The latest movie of Chilean director Pablo LarraĂ­n focuses on Jackie Kennedy following the assassination of JFK and stands, as of now, as one of the most probable nominations for Costume Design in the upcoming Academy Awards. Unfortunately, for me, it didn't feel that special as far as designs go.

Don't get me wrong; the designs are good, they do what they need to do within the context of the movie, but they are not particularly memorable. It consists, mainly, of recreating the Jackie look, which, whilst very elegant, is not very interesting.

IX- CITY OF STARS: La La Land designs by Mary Zophres

Damien Chazelle's new movie is probably one of the most praised movies in this award season. And it should be. It's a beautiful callback to the classic Hollywood musicals. It's beautifully directed, acted, shot,... it's a hard movie not to praise, in all honesty.

Then why did we put it in the honorable mentions, you'll ask. Well, I'll start off by saying that it was a damn hard decision to make. The thing is, this year, Costume Designer Mary Zophres had two really good costume designs on her hands: La La Land and Hail, Caesar!. And it came down to choosing which one we thought was better. In the end, Hail, Caesar! got the upper hand because it's actually period, and it's harder to do and it also deals with a lot more characters, so it's a bigger workload to get right.

Still, as I said; a really tough decision to take. La La Land's costume takes a really interesting route in mixing retro with present-day fashion, particularly in Emma Stone's dresses (which I want for myself like, right now), and also does favor a really bright color palette that helps heighten this whimsical feel which the director infuses the movie. Really worth checking out.


Late this December, Scorsese's latest film; Silence, was released in theaters. Unfortunately, I haven't managed to see it as of yet and because so few images and stills have been released, I couldn't really judge it. And that sort of puts me in a difficult position because the designs were done by legendary Production Designer/ Costume Designer Dante Ferretti, which is a really good indication that they are going to be good at the very least. So, once I get to see it, I'll let you know if there is any change in the list.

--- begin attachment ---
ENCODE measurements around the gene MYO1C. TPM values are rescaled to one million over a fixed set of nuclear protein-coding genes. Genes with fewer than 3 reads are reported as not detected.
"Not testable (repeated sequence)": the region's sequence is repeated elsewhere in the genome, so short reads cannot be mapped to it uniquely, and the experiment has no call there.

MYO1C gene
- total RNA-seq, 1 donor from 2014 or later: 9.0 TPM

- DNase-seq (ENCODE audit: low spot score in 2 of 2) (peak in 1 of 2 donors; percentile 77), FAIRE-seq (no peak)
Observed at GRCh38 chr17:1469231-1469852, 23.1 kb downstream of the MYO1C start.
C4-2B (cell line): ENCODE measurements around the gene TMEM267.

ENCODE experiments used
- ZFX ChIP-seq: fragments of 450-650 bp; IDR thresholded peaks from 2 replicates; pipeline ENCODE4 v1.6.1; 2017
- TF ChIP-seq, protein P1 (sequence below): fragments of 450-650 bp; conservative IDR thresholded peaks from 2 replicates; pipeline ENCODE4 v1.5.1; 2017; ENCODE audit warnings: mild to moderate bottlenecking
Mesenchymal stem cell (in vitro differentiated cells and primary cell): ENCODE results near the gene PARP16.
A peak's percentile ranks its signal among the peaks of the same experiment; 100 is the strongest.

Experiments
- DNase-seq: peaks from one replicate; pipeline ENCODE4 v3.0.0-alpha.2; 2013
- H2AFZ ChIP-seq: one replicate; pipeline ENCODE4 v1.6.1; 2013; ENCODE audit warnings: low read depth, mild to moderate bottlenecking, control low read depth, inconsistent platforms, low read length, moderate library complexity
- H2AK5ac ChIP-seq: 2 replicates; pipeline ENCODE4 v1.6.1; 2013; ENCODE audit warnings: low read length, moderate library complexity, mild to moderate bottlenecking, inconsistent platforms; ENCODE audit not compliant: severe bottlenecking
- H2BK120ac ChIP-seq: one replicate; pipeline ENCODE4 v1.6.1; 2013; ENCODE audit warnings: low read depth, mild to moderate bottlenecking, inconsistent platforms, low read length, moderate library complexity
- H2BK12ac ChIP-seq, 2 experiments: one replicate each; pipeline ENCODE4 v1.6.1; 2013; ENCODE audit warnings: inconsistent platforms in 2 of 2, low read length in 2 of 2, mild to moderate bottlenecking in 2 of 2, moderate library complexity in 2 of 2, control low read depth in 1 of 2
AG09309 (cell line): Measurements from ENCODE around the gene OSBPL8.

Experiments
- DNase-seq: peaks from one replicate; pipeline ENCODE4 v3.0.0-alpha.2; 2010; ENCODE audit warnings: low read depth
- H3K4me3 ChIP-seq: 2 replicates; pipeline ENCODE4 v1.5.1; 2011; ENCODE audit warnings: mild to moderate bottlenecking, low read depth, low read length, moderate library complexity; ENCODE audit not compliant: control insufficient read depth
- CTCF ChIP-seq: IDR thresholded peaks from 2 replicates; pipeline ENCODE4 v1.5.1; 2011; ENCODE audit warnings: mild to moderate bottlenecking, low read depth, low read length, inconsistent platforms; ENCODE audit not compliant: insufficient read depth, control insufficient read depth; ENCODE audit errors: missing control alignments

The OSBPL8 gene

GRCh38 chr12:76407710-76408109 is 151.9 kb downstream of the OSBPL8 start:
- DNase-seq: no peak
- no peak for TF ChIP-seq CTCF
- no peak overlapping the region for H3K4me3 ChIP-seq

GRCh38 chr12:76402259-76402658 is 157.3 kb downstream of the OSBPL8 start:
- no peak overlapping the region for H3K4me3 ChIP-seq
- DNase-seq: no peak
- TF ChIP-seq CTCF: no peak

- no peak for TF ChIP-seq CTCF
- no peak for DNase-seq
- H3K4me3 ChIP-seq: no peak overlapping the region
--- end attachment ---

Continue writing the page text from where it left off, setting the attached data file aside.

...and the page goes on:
So, this is my list of favorite costume designs of 2016. Which is yours?


If you enjoyed this article and would like to support the blog, 
consider buying me a Coffee? 💛💛

If you want more content like this, subscribe! Or come say hi on FacebookTumblrTwitterInstagram and help us grow!

DISCLAIMER: I claim no credit for images featured on this site unless noted. Visual content is copyrighted to its respective owners, and inclusion here is under fair use for criticism, comment, and news reporting purposes. If you own the rights to content here and wish it removed, please contact me.


  1. What is your opinion on Florence Foster Jenkins´s costumes? I have not seen it but I have seen them predicted for the Academy Award, do you think it is just because it is a period piece?

    1. To be honest, I haven't had the chance to see it, as it hasn't been screened anywhere near where I live. Which is a bummer. But as far as I've seen (through the trailer and stills and such) it's pretty historically accurate, but still doesn't seem to be doing anything amazing with the costumes.
      And yes, it's a big front-runner for the Academy Awards, but being a Meryl Streep movie directed by Stephen Frears (two awards veterans) and being a period piece is a pretty good guarantee for getting nominated.
      The thing about the Oscars is that the movies that get nominated are those that put the most money into their award-focused publicity, so it's not always fair.
      And when it comes to Costume Design in the Academy Awards, it's even more unfair because most of the voters are people who don't necessarily know much about the issue and tend to nominate whatever historical/fantasy movie that gets promoted the most.
      Still, I can't pass a fair judgment on Florence Foster Jenkins as of yet. But, if I was forced to judge basing myself on the trailers I would say that, yes, it's gonna get nominated just because it's a period piece.
      I really hope I'm wrong though. I'll tell you more when I get to see it!

    2. Don't the costume branch of the Academy nominate the films? And then everyone votes for the winner? But oviously campaining would have a great impact with what gets nominated.

    3. To my knowledge, no, they don't. Maybe I'm wrong. Correction, I really hope I'm wrong, But as far as I know, they don't have a special costume branch. Any member of the Academy is involved in the nomination process

    4. As I've been told recently, I WAS WRONG. The nominees for Best Costume Design are chosen exclusively by the Costume Design Branch of the Academy. It's later, during the vote to decide the winners, that every Academy member gets to vote.

  2. La Academia de Artes y Ciencias Cinematográficas de Hollywwod tiene una rama de diseñadores de vestuarios que son los que eligen las cinco nominadas, posterior todos los miembros de la Academía (que son más de 6.700) votan para elegir a los ganadores en todas las categorías, a excepción de las categorías de Película Extranjera y Documental, dónde se tiene que certificar ver visto las cintas nominadas para poder elegir a las ganadoras.